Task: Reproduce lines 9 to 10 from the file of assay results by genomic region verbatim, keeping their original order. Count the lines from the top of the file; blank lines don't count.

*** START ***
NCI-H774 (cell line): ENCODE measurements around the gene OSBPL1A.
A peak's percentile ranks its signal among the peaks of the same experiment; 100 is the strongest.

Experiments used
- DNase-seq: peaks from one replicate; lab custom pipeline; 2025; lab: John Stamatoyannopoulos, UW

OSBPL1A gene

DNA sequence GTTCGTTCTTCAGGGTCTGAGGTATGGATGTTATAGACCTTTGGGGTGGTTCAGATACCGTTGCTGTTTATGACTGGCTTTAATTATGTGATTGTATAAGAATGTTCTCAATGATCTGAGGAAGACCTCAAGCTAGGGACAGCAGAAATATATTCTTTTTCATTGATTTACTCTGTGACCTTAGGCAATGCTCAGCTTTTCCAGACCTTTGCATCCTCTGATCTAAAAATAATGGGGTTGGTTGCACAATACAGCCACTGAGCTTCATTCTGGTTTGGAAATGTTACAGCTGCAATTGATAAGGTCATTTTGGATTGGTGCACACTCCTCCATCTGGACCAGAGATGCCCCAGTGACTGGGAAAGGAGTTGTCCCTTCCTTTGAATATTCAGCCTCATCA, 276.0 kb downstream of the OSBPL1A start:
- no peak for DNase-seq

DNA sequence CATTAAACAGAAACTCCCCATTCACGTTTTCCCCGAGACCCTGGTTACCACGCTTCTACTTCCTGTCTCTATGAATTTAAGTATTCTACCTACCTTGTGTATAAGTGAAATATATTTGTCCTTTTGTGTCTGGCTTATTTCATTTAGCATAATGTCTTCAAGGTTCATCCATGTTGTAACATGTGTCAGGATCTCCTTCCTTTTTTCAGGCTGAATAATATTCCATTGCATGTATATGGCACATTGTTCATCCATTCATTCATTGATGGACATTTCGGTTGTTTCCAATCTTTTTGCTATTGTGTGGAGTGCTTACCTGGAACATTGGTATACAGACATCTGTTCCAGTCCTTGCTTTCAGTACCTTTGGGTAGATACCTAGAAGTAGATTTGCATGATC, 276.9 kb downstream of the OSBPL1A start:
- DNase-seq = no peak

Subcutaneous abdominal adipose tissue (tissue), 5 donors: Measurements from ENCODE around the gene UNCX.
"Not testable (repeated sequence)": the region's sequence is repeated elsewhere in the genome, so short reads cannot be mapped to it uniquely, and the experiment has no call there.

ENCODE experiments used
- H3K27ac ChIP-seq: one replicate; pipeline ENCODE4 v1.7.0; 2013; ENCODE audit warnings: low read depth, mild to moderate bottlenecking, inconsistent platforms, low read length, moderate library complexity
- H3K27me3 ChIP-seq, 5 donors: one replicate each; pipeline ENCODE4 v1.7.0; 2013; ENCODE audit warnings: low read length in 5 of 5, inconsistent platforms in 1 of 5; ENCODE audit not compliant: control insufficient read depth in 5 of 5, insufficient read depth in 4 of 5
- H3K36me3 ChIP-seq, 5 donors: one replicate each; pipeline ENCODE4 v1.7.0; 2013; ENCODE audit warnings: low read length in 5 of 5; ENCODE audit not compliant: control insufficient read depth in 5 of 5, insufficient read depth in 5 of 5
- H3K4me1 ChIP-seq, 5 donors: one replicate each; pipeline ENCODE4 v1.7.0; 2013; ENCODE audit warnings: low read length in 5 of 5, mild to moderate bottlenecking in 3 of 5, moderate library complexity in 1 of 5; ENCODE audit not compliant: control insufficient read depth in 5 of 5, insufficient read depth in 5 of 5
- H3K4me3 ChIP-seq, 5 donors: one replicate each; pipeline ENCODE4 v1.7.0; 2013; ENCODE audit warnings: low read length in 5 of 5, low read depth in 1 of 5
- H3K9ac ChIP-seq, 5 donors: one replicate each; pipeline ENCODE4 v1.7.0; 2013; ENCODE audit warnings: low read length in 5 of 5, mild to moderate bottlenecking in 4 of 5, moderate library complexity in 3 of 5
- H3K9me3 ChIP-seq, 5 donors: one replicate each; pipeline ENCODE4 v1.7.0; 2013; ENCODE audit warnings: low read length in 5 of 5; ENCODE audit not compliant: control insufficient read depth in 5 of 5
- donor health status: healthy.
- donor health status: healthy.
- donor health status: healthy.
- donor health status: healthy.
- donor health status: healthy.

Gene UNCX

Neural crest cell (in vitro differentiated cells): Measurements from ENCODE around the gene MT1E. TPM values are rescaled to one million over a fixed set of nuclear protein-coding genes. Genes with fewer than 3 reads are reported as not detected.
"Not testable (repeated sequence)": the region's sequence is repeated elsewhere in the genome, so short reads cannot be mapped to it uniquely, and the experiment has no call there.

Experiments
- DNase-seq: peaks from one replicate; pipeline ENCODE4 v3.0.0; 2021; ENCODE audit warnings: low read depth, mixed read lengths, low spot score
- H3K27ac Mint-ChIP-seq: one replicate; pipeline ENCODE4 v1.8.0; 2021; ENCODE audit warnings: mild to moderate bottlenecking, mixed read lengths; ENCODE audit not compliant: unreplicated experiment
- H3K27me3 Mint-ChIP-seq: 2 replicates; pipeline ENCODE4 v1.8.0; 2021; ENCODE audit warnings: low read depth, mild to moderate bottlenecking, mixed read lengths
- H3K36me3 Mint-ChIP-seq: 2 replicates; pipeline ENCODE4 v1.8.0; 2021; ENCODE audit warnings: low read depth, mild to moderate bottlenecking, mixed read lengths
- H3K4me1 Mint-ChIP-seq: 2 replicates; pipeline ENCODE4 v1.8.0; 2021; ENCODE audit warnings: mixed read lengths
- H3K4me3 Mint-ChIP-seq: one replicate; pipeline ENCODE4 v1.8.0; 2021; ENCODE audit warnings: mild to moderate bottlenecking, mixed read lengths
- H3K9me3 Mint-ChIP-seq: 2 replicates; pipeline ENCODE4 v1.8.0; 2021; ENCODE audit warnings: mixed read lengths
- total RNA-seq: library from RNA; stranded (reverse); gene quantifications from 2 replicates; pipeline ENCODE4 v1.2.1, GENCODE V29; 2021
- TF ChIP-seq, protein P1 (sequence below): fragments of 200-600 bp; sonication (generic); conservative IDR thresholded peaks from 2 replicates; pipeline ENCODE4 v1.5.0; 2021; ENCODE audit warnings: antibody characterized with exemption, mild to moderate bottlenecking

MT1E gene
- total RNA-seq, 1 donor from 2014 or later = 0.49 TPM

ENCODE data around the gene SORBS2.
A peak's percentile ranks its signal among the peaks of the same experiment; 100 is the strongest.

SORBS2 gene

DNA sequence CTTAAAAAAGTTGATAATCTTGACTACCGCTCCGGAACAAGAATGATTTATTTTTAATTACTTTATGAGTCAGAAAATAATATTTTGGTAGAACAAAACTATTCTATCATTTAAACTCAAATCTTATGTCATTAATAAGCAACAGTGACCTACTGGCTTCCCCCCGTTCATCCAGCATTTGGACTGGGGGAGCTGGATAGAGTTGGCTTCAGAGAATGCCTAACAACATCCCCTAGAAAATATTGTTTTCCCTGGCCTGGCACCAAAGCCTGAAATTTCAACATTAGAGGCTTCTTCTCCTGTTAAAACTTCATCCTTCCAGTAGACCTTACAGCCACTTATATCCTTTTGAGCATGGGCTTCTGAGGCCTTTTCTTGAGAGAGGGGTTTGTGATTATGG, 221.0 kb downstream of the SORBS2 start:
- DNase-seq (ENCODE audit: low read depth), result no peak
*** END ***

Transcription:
- DNase-seq = no peak

Subcutaneous abdominal adipose tissue (tissue), 5 donors: Measurements from ENCODE around the gene UNCX.